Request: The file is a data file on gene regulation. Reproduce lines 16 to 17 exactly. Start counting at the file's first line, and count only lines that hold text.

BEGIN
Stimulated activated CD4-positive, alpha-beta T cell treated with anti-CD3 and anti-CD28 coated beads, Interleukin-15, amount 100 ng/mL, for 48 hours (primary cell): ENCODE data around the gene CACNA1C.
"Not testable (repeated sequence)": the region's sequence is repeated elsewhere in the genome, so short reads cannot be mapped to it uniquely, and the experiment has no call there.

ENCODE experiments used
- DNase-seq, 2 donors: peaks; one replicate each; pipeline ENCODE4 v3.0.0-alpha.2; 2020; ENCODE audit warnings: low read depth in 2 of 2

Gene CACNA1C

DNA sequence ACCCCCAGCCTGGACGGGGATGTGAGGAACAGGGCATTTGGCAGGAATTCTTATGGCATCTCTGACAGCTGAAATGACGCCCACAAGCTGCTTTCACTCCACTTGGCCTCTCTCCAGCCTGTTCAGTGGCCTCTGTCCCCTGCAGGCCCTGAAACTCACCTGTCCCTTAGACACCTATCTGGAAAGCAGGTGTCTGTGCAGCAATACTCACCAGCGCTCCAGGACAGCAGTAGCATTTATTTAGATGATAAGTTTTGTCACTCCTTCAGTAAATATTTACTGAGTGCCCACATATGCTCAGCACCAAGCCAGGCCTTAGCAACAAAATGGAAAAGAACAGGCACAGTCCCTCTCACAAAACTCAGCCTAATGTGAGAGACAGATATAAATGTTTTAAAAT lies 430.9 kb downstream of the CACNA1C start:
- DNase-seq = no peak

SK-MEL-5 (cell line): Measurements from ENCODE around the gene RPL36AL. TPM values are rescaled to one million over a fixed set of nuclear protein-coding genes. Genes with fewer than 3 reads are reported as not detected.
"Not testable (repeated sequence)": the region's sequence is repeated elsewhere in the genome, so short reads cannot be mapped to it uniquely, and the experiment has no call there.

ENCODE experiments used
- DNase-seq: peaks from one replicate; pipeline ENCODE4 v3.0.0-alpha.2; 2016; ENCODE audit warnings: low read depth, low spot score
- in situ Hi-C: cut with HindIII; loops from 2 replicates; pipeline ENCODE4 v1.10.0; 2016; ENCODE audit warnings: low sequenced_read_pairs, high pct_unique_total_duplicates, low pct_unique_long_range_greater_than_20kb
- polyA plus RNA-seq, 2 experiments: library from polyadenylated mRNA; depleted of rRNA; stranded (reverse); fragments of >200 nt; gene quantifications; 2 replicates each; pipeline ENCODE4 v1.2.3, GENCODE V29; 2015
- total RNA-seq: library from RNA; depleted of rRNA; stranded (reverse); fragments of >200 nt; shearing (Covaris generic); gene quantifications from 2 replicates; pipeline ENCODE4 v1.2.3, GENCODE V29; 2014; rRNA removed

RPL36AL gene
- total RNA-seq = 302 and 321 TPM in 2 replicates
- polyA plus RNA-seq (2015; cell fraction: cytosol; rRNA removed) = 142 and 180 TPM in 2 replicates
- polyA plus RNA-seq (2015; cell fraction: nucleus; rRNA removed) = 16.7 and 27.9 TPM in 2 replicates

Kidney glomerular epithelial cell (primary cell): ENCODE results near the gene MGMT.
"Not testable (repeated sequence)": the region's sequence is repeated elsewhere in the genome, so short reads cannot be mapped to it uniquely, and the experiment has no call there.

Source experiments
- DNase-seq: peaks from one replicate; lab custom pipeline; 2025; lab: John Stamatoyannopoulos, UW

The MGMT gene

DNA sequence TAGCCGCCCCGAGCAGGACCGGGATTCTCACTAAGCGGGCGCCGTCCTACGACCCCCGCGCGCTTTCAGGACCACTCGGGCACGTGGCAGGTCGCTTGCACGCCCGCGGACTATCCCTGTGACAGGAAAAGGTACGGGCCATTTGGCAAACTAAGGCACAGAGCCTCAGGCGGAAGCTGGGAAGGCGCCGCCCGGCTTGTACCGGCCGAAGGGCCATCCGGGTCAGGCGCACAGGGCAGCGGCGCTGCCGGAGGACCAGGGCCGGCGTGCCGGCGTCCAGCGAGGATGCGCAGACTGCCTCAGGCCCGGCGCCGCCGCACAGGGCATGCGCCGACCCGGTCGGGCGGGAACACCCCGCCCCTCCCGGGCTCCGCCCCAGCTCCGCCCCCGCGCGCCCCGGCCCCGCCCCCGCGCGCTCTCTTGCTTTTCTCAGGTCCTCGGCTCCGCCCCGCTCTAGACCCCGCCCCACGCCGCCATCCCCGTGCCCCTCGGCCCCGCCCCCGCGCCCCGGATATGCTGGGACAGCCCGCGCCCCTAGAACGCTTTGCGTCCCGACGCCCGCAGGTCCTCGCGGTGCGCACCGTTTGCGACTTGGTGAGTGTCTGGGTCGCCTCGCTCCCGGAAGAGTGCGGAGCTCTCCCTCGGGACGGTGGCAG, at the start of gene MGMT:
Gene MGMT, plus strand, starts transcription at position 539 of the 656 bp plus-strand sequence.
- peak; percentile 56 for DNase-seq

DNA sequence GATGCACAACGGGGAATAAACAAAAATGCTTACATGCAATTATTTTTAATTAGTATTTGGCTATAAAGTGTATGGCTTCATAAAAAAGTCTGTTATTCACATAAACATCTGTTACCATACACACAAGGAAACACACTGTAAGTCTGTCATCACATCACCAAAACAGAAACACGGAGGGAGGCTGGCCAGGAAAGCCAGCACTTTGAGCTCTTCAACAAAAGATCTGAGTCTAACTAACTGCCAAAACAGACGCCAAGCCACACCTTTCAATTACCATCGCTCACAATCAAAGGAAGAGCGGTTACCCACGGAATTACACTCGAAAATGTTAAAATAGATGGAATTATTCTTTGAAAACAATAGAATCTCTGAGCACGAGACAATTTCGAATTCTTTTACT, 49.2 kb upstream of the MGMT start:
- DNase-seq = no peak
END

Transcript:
- total RNA-seq = 302 and 321 TPM in 2 replicates
- polyA plus RNA-seq (2015; cell fraction: cytosol; rRNA removed) = 142 and 180 TPM in 2 replicates